nilesh shah: Build an enabling ecosystem to make GIFT a global hub: Nilesh Shah

The development of financial services is not only necessary to finance the growth of other industries but is also a growth center in its own right.

Singapore and Hong Kong have emerged as the centers of financial services in Asia. The creation of the GIFT-IFSC and then the conferring of powers on a unified regulatory body, the International Financial Services Centers Authority (IFSCA), was a major step in the right direction for India’s development as a global financial centre.

In a short time, GIFT-IFSC has emerged as an important global financial center. While the IFSCA has taken many steps to build a vibrant global financial center, several coordinated steps are required across the ecosystem to be a global investment hub.

Let’s focus on the steps needed to make the IFSC a global investment centre.

Take advantage of the local market and motivate investment managers

The majority of FDI/FDI investments exceeding $1 trillion in India are directed from global financial centres. We need to lay the red carpet for global investors to start operations in IFSC.

IFSCA’s recent initiative on regulating fund managers versus funds is a step in the right direction. We need to develop a framework like Singapore’s variable capital firms to provide operational flexibility and cost efficiency to global investors.

We need an unambiguous tax policy and its absence has deterred foreign investment firms from setting up shop in India. Preferential access to overseas investments can be made from the domestic money management market to attract investment managers.

Developing an ecosystem for investment managers

We need to leverage our pool of resources across accountants, fund managers, lawyers, advisors, and fiduciary oversight managers to create a plug-and-play ecosystem. Our KPO industry already serves the global investment management community.

Talent gathering

Financial services require the right talent pool. We need to attract talent from other jurisdictions to emerge as a regional power. Adequate living infrastructure, long-term work permits, competitive tax policies, etc. are required to attract global talent. Given the social and cultural infrastructure in Gandhinagar, it may be worth considering a policy of minimum spending time at the IFSC at the initial stage.

Appropriate involvement of educational institutions will be essential to ensure that talent is available on a regular basis. Existing employees will require an upgrade in their skills and exposure to global best practices. The recent budget announcement to establish foreign universities at IFSC is another step in the right direction.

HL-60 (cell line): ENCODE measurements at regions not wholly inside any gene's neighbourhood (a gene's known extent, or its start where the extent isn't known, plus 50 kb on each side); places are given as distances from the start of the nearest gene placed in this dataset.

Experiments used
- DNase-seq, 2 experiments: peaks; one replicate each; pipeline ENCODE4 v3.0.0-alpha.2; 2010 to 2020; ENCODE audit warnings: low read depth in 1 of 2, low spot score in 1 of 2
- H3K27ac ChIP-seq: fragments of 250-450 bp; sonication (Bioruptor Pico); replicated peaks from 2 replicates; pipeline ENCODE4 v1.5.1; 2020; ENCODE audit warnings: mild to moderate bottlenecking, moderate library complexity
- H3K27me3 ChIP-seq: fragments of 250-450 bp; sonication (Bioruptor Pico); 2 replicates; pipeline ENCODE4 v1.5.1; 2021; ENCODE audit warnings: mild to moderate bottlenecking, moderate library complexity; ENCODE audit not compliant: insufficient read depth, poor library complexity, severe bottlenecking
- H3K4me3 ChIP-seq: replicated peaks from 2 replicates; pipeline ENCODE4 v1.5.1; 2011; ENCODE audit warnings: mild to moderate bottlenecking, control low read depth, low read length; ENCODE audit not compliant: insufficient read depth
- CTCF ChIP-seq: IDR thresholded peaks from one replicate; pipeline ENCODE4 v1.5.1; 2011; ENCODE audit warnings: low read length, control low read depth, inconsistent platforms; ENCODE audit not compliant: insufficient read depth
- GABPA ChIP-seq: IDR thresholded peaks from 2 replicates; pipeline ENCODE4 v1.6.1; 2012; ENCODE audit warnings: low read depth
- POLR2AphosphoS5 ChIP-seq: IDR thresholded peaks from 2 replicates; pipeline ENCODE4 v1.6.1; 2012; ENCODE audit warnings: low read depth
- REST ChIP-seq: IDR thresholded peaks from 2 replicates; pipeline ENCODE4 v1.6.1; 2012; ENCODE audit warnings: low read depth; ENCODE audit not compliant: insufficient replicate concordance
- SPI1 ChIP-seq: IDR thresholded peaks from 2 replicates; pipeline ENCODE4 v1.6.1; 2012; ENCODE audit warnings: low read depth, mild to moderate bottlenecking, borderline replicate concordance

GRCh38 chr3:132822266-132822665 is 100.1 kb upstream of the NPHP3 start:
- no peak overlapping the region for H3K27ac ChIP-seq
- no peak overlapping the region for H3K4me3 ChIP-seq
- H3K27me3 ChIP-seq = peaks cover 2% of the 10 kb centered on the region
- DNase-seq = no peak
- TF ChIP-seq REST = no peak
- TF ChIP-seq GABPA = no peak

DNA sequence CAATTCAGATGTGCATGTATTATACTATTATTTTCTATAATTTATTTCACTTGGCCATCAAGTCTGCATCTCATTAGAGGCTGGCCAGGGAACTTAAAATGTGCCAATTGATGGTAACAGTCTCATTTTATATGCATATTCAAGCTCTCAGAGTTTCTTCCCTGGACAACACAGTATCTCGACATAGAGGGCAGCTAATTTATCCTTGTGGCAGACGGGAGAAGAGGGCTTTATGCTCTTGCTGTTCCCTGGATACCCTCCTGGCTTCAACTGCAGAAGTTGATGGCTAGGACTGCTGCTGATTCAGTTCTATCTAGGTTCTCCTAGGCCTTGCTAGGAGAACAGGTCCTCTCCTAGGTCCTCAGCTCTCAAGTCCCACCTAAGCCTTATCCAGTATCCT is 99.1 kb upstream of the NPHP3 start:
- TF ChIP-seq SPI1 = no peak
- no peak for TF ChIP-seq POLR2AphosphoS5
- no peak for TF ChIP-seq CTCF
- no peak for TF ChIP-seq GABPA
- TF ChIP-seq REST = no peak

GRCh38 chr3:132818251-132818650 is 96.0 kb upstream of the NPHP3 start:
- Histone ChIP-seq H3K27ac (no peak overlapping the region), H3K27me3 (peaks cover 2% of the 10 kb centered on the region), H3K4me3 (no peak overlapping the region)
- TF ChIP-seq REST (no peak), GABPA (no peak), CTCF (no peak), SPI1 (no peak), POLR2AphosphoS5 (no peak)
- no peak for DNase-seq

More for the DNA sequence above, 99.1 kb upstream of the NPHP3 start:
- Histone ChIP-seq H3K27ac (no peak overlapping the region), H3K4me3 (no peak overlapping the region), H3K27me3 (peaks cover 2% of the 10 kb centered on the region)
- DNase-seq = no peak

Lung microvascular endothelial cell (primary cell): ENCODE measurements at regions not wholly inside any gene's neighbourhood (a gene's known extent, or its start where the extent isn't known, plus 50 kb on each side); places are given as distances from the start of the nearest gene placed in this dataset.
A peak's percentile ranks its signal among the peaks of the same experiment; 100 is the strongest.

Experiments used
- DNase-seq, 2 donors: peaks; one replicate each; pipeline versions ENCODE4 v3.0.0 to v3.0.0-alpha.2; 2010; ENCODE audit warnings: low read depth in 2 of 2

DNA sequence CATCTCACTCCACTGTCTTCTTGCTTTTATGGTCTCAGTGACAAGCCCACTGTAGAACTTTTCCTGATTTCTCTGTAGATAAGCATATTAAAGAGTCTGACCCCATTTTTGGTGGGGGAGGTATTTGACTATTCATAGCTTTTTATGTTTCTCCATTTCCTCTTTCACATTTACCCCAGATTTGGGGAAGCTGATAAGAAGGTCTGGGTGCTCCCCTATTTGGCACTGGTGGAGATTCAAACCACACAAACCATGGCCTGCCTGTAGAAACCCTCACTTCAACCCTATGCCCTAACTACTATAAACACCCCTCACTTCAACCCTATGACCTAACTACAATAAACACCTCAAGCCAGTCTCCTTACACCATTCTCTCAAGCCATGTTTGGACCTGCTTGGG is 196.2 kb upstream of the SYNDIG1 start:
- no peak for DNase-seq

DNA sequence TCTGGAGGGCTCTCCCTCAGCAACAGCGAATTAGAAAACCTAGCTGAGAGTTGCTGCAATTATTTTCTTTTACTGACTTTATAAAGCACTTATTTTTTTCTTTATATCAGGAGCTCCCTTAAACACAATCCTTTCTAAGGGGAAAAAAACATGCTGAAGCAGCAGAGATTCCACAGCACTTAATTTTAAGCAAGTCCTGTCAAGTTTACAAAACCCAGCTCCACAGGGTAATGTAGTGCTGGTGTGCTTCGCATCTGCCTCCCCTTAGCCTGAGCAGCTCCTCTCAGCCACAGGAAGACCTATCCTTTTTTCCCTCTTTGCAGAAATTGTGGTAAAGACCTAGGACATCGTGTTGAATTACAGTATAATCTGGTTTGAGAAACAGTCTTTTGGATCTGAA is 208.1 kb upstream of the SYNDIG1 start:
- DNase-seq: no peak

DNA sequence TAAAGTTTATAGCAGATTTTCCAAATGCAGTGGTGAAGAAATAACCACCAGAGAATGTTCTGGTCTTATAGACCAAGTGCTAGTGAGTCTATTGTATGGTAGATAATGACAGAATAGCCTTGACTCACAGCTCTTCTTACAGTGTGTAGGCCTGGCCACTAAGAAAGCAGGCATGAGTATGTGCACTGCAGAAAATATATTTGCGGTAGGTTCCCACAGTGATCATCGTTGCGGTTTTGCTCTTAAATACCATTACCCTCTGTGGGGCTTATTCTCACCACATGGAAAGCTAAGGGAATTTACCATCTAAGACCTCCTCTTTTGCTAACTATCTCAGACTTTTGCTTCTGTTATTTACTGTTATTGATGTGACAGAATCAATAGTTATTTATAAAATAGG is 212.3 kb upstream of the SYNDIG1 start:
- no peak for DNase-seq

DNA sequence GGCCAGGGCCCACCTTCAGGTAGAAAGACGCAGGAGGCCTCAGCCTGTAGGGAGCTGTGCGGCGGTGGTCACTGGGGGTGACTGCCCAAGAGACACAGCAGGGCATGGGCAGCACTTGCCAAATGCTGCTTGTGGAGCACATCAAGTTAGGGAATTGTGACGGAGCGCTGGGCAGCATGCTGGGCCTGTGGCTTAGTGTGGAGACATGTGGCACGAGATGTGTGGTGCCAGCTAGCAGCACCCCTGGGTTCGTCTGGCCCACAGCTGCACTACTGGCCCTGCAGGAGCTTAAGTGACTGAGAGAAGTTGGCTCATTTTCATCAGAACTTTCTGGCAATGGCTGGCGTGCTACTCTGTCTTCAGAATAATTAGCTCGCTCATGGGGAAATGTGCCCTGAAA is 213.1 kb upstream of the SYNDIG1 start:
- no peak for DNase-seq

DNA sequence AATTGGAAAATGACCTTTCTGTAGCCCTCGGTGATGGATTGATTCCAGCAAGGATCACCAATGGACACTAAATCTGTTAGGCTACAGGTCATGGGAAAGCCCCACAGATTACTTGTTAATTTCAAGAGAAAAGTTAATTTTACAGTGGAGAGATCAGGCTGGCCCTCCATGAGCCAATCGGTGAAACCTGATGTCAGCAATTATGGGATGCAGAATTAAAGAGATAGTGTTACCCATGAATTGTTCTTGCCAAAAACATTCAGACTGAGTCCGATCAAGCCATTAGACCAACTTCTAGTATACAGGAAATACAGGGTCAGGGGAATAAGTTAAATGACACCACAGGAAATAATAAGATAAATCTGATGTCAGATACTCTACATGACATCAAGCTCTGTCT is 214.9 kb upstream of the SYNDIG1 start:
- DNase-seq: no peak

The future is ready

Fin-techs are disrupting financial services. Quantitative and passive investments disable active investments. ESG has become a benchmark in the investment process. Sustainability is the new buzzword in the financial world. The IFSCA must focus on emerging trends and constraints to be ready for the future. We must attract global financial institutions and investment managers with a suitable ecosystem of sustainability centers, green finance, ESG analytics, etc. We must be able to leverage our strengths in artificial intelligence and machine learning to provide advanced analytics and quantitative solutions to the investing world. Compete with peers on emerging trends will be better than established ones.

rules of law

Despite the repeal of many unnecessary laws, the burden of compliance is onerous with the potential for multiple laws to apply to a single activity.

We must benchmark ourselves with our peers and offer superior rule of law to investment managers. IFSCA has built a regulatory framework through extensive collaboration with industry and benchmarking with global peers. However, after the IFSCA, there is a need to simplify the rules and regulations, in the field of taxation, arbitration, settlement of commercial disputes, etc.

Our aim should be to ensure a regulatory framework where global investors do not mind India as an arbitration center/wish to settle disputes under Indian laws.

Innovation and development of financial markets

Although there are no intellectual property rights over financial innovations, we have been lagging behind in encouraging financial innovation. Our organizational approach is like the legendary opening of batsman Sunil Gavaskar: Don’t take risks, avoid defeat. It’s time to go Virendra Sehwag’s style – take risks and go for the win.

Having a vibrant local market is a prerequisite for emerging as a global financial centre. Our financial market infrastructure and supervision are on par with global markets. Product innovation will help deepen markets.

India had a small opening in the year 2000 to enter the field of IT services. We have taken advantage of this openness to emerge as a dominant player in global IT services. The transition was not instant. It required sustained efforts on the part of IT and government actors.

We need to replicate the success of IT services in financial services. The establishment of a unified regulator in the form of the IFSCA is a step in the right direction to make India a global financial centre. However, it needs sustained support from the government and the local ecosystem to ensure that India provides operational flexibility and cost efficiency to attract global investment management firms from other jurisdictions.

(The author is the managing director of

asset management company

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